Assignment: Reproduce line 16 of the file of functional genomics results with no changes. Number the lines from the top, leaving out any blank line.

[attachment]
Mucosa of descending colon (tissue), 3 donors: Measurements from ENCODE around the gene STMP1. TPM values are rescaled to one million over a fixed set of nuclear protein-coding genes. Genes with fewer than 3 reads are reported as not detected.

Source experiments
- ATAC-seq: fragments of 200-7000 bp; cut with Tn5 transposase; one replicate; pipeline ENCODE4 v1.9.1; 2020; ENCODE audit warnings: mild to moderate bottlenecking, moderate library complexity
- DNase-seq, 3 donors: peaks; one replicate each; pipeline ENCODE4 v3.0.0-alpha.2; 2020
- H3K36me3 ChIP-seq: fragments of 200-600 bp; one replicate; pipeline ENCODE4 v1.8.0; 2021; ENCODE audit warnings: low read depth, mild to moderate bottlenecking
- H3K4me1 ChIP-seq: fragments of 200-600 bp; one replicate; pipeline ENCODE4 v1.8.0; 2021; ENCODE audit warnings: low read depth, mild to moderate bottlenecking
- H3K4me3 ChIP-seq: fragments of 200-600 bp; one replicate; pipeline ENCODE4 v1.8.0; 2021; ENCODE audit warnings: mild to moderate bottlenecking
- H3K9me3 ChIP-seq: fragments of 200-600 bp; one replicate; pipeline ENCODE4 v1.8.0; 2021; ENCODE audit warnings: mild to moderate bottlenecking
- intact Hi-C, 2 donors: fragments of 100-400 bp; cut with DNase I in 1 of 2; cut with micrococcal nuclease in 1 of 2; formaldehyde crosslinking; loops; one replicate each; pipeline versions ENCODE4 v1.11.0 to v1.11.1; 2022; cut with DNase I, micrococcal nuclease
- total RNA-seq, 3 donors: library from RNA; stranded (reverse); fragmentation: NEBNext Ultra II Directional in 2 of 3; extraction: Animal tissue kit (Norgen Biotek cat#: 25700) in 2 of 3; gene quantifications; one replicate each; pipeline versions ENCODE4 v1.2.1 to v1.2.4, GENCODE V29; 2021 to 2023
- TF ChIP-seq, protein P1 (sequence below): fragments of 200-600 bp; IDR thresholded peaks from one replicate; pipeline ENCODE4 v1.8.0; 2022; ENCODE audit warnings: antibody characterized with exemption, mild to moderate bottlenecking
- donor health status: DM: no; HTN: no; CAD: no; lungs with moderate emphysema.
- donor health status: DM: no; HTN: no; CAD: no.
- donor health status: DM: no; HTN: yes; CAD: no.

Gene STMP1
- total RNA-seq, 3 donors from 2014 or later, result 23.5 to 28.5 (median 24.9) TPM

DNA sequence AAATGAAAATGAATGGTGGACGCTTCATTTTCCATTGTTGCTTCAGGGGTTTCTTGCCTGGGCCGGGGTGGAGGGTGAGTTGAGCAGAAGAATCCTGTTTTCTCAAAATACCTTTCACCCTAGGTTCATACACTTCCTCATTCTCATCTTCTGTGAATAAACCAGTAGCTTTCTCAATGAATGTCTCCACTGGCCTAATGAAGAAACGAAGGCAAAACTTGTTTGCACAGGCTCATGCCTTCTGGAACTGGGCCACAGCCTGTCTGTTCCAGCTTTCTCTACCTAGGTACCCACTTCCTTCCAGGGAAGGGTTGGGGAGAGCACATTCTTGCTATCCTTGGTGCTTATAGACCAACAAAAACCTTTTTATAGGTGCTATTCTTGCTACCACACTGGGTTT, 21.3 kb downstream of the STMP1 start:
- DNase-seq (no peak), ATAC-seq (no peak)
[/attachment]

- total RNA-seq, 3 donors from 2014 or later, result 23.5 to 28.5 (median 24.9) TPM